Why second-guess the guy's life decisions? Unproductive. He has now made some large bills doing what he wanted to do instead of studying and doing what he wanted to do, and can come back and finish school or get a college degree when and if he wants.


December 12th, 2012 at 1:01 PM ^

Are you an amateur idiot, or certified?  I'm well aware and have always been well aware that Morris declared after his sophomore season after having a fairly nondescript freshman year. 

As to your second paragraph, I'm glad Darius is happy.  That doesn't change the fact that he could have made a bad decision which cost him money/years in the league.  If we can't debate those questions here, then....well, we can debate those issues here.  And you can fuck off. 


December 12th, 2012 at 10:17 AM ^

If he hasn't improved enough with NBA coaching/resources, then there's definitely no guarantee he would have made that improvement with another year at UM, I don't think his draft decision really is important here

Johnny Blood

December 12th, 2012 at 10:32 AM ^

At this point, he is in the NBA.  Regardless of when he made the decision to leave, if he is having trouble finding a role and sticking with his team, it doesn't really matter much when or how he got there.  Might have been drafted a bit higher with one more year under his belt, might have gotten some more money upfront, etc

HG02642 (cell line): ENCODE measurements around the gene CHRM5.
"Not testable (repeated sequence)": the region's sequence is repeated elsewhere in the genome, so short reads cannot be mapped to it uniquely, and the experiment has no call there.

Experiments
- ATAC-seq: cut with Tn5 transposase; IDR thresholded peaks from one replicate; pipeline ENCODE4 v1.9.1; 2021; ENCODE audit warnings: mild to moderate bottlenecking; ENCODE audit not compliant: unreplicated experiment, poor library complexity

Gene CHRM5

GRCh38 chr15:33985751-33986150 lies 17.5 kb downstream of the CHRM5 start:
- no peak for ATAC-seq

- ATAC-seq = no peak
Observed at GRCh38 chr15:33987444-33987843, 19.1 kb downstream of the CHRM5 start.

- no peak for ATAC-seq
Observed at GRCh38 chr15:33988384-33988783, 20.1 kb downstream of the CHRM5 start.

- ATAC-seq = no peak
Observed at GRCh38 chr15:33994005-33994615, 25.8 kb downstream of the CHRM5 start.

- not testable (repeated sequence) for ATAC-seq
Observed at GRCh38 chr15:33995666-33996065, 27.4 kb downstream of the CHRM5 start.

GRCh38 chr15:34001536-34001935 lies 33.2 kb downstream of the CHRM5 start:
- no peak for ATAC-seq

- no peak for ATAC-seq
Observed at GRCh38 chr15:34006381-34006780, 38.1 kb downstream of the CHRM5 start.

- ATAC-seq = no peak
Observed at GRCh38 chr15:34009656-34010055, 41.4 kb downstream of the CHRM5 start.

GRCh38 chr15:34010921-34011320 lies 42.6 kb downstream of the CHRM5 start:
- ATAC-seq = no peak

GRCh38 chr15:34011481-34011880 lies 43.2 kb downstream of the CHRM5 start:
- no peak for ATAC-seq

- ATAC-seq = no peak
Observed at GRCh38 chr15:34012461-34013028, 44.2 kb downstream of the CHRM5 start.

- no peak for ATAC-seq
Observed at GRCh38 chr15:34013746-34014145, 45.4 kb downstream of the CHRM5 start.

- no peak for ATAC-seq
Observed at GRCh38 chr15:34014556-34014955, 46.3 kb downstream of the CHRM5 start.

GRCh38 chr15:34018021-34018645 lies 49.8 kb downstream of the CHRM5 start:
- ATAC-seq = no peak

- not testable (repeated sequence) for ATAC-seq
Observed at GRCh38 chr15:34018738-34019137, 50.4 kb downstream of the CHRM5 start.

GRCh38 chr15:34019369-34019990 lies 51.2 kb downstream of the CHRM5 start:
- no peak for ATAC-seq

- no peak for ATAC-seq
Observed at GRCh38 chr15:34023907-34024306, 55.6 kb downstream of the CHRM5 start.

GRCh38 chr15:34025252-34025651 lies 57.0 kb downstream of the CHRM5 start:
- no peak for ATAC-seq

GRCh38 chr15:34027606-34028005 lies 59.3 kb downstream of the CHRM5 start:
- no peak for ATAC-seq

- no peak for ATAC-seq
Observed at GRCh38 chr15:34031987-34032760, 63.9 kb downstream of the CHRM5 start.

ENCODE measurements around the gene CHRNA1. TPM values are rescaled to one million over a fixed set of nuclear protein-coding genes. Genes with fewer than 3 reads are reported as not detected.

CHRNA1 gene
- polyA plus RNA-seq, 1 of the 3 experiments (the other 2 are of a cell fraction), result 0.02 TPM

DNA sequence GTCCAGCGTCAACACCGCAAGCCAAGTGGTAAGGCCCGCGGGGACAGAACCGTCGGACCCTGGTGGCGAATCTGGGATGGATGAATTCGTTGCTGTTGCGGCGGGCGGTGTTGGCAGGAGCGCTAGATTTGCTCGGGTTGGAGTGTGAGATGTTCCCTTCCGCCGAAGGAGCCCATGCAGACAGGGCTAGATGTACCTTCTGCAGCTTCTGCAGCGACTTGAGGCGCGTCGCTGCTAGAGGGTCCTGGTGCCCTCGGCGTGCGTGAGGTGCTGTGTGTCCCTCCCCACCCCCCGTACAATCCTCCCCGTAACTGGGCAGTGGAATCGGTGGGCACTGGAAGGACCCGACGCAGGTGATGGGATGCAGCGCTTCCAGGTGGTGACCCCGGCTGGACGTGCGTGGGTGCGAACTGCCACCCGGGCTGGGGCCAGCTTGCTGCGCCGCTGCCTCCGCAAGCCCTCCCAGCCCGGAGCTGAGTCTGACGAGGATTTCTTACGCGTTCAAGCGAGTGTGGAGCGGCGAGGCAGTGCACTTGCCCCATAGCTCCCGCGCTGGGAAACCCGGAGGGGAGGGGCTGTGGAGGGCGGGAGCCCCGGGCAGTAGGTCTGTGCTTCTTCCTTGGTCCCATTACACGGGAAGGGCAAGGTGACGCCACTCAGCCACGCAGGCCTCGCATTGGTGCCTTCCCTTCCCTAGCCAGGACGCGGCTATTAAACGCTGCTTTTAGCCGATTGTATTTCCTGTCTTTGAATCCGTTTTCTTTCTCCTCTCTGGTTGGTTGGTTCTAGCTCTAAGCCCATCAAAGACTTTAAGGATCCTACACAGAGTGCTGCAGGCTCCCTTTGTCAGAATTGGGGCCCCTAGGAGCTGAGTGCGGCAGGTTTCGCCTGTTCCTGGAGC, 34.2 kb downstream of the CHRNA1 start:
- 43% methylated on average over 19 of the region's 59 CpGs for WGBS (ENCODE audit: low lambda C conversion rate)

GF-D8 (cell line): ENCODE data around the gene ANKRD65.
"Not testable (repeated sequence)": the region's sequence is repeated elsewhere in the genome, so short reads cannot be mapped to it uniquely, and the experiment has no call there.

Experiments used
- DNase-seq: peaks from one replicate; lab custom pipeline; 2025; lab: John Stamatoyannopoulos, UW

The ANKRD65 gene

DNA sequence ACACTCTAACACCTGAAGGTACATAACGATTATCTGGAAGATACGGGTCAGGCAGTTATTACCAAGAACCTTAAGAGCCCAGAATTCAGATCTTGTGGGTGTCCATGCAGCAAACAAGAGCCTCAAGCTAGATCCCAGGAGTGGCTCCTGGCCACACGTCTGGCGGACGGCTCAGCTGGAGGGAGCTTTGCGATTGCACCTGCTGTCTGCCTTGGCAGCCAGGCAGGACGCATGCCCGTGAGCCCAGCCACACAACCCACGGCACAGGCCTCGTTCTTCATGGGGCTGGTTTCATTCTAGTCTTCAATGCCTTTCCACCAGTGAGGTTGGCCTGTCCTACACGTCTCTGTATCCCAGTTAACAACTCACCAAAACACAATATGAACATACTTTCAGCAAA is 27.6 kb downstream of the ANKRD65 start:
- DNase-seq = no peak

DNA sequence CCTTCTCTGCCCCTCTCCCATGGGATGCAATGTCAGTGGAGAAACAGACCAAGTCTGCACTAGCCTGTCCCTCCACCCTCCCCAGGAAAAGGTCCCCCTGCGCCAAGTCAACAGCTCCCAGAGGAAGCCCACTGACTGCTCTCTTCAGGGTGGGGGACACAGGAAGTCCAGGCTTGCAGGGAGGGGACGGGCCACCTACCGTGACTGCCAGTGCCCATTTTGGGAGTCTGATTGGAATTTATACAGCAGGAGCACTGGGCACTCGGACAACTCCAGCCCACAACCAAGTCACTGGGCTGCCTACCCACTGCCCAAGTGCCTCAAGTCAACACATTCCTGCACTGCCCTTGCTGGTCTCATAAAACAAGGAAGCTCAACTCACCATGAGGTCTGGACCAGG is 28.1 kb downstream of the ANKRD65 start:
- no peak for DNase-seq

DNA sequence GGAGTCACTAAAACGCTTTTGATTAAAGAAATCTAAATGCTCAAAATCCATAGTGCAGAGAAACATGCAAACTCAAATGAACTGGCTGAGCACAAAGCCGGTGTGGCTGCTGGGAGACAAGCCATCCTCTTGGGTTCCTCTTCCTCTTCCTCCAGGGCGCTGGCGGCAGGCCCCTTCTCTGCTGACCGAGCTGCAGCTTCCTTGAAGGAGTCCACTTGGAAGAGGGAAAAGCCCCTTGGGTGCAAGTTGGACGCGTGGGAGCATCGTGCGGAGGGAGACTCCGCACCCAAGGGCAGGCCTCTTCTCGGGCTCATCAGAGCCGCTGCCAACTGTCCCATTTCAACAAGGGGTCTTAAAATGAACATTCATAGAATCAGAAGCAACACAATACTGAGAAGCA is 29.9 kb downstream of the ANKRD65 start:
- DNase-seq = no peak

But in the end of the day, once there he's got to make plays to stay on the team.

I'm hoping that this is just a bad fit for him and he gets picked up by someone else who can better utilized his talents.

I Like Burgers

December 12th, 2012 at 1:43 PM ^

LA was probably the best landing spot for him in the NBA.  Its home, so its comfortable, and its on a team with scorers and in desparate need of a PG.  Given all of that, he hasn't been able to deliver.  If/when he gets cut/traded by the Lakers, I don't think he's got a long NBA shelf life.  Not a lot of reasons for another team to take a flier on him.


December 12th, 2012 at 2:00 PM ^

It's probably good for him off-court, as I know he's done some stuff in TV, but on-court it's hard to say what was best for his development.  He did spend some time in the NBDL, but he might have been better served being a backup to a more traditional PG and working in a more traditional offense rather than shuffling between the Triangle, whatever Brown did, and DAntoni's thing.

If he leaves the Lakers he'll probably have to go to Europe (or the NBDL), but there's a good chance a tall PG with his skills will remerge.  Look at Shaun Livingston's career as an example.  Different players, but you don't have to be an all-star to have a long NBA career, obviously.


December 12th, 2012 at 4:00 PM ^